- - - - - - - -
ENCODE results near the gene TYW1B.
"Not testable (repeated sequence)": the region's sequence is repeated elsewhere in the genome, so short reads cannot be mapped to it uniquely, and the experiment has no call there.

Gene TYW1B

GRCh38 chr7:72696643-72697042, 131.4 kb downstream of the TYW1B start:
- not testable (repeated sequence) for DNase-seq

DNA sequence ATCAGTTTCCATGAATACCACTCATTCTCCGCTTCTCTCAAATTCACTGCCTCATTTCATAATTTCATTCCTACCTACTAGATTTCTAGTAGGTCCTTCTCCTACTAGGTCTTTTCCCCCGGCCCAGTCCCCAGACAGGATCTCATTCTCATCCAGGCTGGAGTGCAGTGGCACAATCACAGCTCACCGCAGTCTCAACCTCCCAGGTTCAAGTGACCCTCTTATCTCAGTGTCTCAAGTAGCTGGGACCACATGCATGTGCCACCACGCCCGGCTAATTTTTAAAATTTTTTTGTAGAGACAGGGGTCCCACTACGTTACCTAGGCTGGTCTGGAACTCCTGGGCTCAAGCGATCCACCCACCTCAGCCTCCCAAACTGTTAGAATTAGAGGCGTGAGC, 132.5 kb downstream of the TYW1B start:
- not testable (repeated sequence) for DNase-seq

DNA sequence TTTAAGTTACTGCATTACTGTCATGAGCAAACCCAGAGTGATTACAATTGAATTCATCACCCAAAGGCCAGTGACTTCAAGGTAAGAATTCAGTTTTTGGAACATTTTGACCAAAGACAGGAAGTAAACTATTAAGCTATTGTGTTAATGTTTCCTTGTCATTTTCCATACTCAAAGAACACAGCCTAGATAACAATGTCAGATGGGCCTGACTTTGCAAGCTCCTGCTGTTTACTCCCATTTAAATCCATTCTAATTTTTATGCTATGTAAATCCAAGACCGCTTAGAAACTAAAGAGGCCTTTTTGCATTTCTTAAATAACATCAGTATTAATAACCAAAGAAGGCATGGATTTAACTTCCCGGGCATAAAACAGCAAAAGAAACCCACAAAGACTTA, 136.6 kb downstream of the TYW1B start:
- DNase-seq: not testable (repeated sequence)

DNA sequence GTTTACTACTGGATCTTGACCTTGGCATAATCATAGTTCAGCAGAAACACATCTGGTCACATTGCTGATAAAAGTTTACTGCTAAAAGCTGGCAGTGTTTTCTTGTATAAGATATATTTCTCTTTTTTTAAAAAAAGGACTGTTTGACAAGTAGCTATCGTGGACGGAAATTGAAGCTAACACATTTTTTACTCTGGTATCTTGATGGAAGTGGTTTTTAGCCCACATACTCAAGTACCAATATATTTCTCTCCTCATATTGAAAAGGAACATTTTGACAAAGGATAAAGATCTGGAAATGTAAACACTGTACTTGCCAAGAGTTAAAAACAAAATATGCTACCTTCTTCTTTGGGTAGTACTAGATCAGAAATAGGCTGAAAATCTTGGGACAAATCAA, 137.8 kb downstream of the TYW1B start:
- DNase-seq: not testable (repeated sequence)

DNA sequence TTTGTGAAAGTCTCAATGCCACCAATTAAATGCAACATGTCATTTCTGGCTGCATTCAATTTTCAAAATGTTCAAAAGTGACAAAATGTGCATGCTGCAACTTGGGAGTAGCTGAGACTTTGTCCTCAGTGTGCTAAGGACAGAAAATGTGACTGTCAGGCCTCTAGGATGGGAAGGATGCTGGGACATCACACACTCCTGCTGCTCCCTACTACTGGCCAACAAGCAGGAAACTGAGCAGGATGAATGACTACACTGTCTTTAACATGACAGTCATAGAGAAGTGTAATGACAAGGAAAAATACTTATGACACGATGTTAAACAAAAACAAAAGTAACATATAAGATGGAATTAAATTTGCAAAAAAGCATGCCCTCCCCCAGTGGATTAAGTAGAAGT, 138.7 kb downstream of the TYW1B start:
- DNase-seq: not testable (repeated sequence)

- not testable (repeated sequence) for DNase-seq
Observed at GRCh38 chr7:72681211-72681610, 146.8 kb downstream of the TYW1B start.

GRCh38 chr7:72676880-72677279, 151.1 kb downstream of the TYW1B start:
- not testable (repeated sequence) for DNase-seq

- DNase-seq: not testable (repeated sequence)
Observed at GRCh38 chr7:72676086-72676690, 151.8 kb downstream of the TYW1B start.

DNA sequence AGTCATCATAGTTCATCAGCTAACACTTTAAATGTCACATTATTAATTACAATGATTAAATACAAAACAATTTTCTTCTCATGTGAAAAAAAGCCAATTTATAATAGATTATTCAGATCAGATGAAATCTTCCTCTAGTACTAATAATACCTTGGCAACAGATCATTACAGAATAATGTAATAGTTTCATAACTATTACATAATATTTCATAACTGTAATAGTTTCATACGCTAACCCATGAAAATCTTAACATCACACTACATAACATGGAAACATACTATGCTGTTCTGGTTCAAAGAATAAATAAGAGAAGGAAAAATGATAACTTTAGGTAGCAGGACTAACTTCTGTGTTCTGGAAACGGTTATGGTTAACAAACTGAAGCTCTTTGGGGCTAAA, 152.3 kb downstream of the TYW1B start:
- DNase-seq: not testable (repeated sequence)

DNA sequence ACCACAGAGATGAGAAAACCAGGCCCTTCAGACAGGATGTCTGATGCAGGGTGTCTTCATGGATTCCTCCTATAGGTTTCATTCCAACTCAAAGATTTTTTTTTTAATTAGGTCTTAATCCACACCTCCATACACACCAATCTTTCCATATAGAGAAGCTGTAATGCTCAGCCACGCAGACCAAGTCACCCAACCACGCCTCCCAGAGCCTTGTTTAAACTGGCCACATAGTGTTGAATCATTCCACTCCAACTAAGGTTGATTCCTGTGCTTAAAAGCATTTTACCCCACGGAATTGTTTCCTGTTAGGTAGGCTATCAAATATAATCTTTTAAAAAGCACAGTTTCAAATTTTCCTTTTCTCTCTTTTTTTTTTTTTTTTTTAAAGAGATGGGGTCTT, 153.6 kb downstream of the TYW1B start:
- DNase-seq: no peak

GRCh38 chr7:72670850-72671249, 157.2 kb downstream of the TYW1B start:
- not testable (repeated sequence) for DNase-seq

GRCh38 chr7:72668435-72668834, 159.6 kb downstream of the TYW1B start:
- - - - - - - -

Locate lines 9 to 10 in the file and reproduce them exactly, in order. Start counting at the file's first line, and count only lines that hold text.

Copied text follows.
- DNase-seq: not testable (repeated sequence)

DNA sequence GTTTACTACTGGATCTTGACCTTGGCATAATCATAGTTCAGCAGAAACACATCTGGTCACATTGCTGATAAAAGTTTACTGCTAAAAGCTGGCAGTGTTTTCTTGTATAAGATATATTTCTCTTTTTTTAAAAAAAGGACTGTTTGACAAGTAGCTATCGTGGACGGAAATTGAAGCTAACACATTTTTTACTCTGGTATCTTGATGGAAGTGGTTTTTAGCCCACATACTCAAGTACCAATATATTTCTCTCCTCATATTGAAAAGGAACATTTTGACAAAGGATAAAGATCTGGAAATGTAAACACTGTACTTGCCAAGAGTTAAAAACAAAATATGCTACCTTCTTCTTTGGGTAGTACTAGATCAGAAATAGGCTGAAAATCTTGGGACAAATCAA, 137.8 kb downstream of the TYW1B start: